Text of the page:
Environmental science at a small college is my thing. I lecture on important topics that are relevant to the sustainability and to the persistence of this human condition. Every year, I see the pendulum swinging back and forth on important issues; I see it on the faces of my students and I read it in the lines of their papers. This has been a fairly good year, so far. Amongst my students climate change is more or less a given. There are a few dissenters, but by and large most are on board despite the enormous media campaign to paint the dramatic and devastating winter on the east coast as not a sign of global warming, but rather of global cooling. This tells me that things are not as bad as they sometimes seem.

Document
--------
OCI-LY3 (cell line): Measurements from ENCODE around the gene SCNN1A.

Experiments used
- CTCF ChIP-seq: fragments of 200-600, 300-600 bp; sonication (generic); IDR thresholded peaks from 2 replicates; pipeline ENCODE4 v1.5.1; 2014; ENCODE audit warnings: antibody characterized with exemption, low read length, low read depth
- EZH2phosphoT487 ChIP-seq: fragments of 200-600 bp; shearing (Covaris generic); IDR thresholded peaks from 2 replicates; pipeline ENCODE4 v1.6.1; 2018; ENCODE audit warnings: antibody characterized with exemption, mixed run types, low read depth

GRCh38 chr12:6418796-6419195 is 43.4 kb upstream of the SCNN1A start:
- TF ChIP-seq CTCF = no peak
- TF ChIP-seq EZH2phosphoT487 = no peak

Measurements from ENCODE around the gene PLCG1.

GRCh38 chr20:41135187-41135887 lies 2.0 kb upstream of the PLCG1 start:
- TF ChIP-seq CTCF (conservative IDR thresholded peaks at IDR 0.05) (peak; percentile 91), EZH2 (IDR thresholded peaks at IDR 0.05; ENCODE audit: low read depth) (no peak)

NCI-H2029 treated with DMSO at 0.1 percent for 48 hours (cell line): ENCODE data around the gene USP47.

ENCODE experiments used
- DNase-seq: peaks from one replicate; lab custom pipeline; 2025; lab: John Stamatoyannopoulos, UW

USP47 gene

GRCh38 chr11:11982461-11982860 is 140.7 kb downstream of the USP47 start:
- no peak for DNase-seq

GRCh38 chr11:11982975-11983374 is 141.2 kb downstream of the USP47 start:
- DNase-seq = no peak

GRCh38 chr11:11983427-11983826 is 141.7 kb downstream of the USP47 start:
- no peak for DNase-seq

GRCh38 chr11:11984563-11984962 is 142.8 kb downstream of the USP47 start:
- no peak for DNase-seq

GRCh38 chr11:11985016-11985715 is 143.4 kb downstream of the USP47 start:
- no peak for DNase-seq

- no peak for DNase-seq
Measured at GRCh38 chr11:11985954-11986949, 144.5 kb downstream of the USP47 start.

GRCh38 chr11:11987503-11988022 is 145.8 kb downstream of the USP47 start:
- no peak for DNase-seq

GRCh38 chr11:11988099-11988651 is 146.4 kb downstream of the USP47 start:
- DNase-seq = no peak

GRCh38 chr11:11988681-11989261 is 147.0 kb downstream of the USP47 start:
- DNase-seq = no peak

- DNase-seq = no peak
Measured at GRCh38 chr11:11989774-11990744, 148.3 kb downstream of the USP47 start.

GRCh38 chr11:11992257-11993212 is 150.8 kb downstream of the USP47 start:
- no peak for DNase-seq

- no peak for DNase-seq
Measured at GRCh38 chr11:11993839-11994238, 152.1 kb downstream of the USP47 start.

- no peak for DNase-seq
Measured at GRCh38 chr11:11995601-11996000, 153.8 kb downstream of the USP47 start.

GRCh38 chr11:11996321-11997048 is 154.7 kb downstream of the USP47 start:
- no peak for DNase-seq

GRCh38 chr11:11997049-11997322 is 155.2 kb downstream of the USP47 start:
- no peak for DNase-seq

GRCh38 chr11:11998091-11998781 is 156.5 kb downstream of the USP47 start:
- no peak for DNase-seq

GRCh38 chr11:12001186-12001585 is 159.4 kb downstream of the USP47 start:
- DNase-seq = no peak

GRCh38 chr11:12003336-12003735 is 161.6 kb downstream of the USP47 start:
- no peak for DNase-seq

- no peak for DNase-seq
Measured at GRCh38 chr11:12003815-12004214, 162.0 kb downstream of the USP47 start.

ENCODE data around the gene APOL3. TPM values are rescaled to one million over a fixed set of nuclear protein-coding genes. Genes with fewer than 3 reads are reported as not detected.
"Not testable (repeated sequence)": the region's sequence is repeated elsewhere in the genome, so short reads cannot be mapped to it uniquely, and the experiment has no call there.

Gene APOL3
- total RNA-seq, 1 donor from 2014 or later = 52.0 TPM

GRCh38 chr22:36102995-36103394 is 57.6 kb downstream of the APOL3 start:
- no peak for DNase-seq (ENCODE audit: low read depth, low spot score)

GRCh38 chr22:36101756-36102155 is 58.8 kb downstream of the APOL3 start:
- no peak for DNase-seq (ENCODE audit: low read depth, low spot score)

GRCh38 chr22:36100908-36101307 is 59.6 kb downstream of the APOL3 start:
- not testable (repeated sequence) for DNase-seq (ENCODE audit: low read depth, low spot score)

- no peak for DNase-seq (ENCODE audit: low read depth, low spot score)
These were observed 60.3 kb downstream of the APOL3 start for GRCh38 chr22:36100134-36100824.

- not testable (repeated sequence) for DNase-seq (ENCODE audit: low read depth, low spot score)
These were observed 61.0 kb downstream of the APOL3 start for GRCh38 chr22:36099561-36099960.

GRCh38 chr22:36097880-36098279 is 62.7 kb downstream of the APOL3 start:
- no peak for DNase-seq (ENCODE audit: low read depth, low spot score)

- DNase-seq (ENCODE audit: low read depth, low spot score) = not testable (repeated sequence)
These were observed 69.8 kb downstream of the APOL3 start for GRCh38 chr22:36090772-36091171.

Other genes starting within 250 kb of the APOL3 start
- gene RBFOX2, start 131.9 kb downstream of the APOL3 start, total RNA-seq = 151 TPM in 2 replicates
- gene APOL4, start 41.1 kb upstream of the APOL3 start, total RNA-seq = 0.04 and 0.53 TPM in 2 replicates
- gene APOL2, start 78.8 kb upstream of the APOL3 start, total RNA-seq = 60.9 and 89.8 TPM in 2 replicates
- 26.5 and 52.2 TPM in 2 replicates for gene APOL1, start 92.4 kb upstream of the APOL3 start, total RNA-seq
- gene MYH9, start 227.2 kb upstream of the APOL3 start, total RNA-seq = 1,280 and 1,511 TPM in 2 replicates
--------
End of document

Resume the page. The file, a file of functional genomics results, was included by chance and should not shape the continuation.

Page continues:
Yet, there are outliers and anomalies to reconcile this with. For example, this was a year that clearly bucked the trend in terms of students’ disposition toward plastics and the sale of bottled drinking water.
Despite our overview of the problem of plastics’ persistence in our environment and the resultant Pacific Garbage Patch in the Pacific Ocean, many students this semester maintained that people consume bottled water because it is either safer or tastes better than water derived from conventional and municipal sources. It, in effect, is simply something we cannot do without.
Neither of these assumptions is born out in reality and regardless of the overwhelming nature of the arguments against bottled water neatly and popularly summarized in ‘The Story of Bottled Water,’ when you step back and look at it from a distance it seems almost incredulous and maybe even patently lunatic that we wander about carrying bottles of water that were sold to us. My wife recently passed this satire on to me and I loved it. ‘The Story of Bottled Water’ follows below, in case you have not yet seen it.
And here is ‘The Story of Bottled Water.’